cortices and/or abnormal reductions in prefrontal cortical activity.55
We briefly consider here the issue of directionality as examined with the Granger connectivity analysis. Neuroimaging genetic studies that have explored functional connectivity, found genetic modulation of connectivity between medial prefrontal and limbic regions.14, 21
This was suggested to indicate a modulation of top-down effect on emotion regulation. However, the assumption has not been formally tested, as functional connectivity is of correlational rather than a causal character. Using Granger effective connectivity, we specifically tested the potentially top-down relationships within the emotion-processing circuit.
Our data demonstrated that the frontal regions did not simply impact on limbic areas in a top-down manner, but there was a rather more complex functional organization that involved reciprocal feed-forward and feedback relationships.
This included reduced bi-directional connectivity between the prefrontal cortex and amygdala in individuals with low activity COMT and 5HTTLPR alleles. We suggest that the finding of reduced bi-directionality does not contradict the notion of reduced top-down emotion regulation in low activity carriers as it includes both top-down and bottom-up mechanisms. Thus, our data add a new aspect (that is, feedback mechanisms) to the frontal-limbic relationships.
Therefore, our results are in an agreement with the above studies that were based on correlational methods.
In contrast to the above studies that were testing a coupling between the two a-priori defined regions, we were able to study effective connectivity within the facial emotion-processing circuit that was established empirically. Our findings add to the existing knowledge by showing that the observed reduced connectivity is not just a correlational in nature but involves both top-down and feedback projections.
We emphasize that finding of bi-directional relationship within cortico–limbic network is in agreement with existing experimental literature,56, 57, 58
supporting ‘longitudinal' rather than a rigidly hierarchical network models. It has been shown59
that cortico–striato–pallido–thalamo–cortical circuitry was arranged as a series of circuits (closed loops).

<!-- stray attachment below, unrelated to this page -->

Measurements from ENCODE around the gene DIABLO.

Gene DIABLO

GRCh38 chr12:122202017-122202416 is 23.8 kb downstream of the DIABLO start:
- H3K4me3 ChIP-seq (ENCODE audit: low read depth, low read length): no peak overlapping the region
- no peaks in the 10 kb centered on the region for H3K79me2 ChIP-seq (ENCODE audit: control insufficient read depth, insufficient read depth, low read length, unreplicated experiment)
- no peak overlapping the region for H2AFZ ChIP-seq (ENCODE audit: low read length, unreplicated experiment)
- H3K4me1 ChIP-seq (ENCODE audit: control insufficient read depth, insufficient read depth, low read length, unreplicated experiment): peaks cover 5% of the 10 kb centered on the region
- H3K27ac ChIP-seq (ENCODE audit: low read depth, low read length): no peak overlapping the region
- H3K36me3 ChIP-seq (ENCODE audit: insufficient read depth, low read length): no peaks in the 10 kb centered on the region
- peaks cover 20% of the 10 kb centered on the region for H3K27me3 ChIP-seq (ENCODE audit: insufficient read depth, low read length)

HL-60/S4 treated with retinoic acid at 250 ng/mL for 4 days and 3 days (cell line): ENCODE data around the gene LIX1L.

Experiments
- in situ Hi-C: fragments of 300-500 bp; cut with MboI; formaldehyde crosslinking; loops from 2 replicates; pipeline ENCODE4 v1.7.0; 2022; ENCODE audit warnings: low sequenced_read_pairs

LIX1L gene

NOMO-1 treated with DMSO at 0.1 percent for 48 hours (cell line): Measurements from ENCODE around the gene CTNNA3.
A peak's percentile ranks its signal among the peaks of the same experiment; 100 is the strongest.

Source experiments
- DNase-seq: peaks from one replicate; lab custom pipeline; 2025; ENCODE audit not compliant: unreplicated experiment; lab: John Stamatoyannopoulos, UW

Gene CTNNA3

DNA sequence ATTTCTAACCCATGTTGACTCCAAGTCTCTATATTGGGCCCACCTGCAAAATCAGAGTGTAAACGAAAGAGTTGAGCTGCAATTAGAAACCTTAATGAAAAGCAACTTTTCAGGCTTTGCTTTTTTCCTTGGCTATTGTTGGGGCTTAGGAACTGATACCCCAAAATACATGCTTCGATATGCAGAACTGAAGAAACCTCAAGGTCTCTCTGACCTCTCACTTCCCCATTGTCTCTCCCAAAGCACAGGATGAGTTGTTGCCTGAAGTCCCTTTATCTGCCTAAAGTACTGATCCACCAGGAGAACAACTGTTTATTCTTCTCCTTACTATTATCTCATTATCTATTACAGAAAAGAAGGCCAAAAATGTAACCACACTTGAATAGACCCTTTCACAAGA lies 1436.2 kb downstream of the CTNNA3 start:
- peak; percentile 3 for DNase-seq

The recent studies based on Granger connectivity have also demonstrated resting state60, 61
uni- and bidirectional effective connectivity.
Another important issue that deserves consideration is the emotion-specificity of the genetic effect.
In our study, all emotional expressions, that is, angry, sad, fearful and happy faces activated emotion-processing circuit; however, the genetic effect on connectivity within this circuit was observed in the fearful condition only. As both angry and fearful facial expressions represent threat-related cues, it is important to consider the possible reasons for lack of the genetic effect in angry faces condition.
Although angry faces clearly provide information about the presence of threat, it has been found that the fearful facial expressions (as signaling more ambiguous threat) have been consistently associated with the strongest amygdala activation. This is in accord with the conceptualization of amygdala as a component of vigilance system responding to ambiguous situations of biological relevance.63
This was evident in a study combining fMRI with skin conductance recording,64
where the fearful (but not angry) faces elicited activation in amygdala-dependent arousal system for fight/flight, which is recognizable fear network. Given a crucial role of serotonin in modulation of the brain processes underlying responses to potential environmental threats, it is conceivable that the processing of fearful faces would be modulated by the serotonin neurotransmission. Indeed, the processing of fearful but not angry faces has been consistently associated with the serotonin metabolism (see review).65